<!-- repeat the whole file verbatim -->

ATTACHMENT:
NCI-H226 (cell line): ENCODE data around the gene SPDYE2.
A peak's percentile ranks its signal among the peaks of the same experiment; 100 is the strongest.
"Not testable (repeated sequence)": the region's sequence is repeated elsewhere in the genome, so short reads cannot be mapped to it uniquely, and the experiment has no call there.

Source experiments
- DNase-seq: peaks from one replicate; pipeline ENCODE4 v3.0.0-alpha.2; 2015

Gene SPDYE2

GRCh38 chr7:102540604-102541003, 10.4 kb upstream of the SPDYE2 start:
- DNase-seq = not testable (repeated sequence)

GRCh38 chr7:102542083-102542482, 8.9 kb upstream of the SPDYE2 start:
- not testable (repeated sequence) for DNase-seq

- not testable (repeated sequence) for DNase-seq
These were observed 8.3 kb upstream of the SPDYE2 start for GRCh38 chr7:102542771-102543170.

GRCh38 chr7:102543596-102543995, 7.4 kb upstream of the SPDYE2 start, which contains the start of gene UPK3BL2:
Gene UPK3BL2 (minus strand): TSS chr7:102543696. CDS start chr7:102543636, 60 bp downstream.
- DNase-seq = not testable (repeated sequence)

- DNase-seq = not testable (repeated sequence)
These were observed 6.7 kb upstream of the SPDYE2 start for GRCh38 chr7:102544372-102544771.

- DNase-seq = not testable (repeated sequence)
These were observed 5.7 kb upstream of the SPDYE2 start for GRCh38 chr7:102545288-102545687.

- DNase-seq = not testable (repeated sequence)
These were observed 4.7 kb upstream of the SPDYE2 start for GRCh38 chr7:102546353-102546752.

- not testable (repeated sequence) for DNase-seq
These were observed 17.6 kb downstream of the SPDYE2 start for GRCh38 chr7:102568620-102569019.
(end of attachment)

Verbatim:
NCI-H226 (cell line): ENCODE data around the gene SPDYE2.
A peak's percentile ranks its signal among the peaks of the same experiment; 100 is the strongest.
"Not testable (repeated sequence)": the region's sequence is repeated elsewhere in the genome, so short reads cannot be mapped to it uniquely, and the experiment has no call there.

Source experiments
- DNase-seq: peaks from one replicate; pipeline ENCODE4 v3.0.0-alpha.2; 2015

Gene SPDYE2

GRCh38 chr7:102540604-102541003, 10.4 kb upstream of the SPDYE2 start:
- DNase-seq = not testable (repeated sequence)

GRCh38 chr7:102542083-102542482, 8.9 kb upstream of the SPDYE2 start:
- not testable (repeated sequence) for DNase-seq

- not testable (repeated sequence) for DNase-seq
These were observed 8.3 kb upstream of the SPDYE2 start for GRCh38 chr7:102542771-102543170.

GRCh38 chr7:102543596-102543995, 7.4 kb upstream of the SPDYE2 start, which contains the start of gene UPK3BL2:
Gene UPK3BL2 (minus strand): TSS chr7:102543696. CDS start chr7:102543636, 60 bp downstream.
- DNase-seq = not testable (repeated sequence)

- DNase-seq = not testable (repeated sequence)
These were observed 6.7 kb upstream of the SPDYE2 start for GRCh38 chr7:102544372-102544771.

- DNase-seq = not testable (repeated sequence)
These were observed 5.7 kb upstream of the SPDYE2 start for GRCh38 chr7:102545288-102545687.

- DNase-seq = not testable (repeated sequence)
These were observed 4.7 kb upstream of the SPDYE2 start for GRCh38 chr7:102546353-102546752.

- not testable (repeated sequence) for DNase-seq
These were observed 17.6 kb downstream of the SPDYE2 start for GRCh38 chr7:102568620-102569019.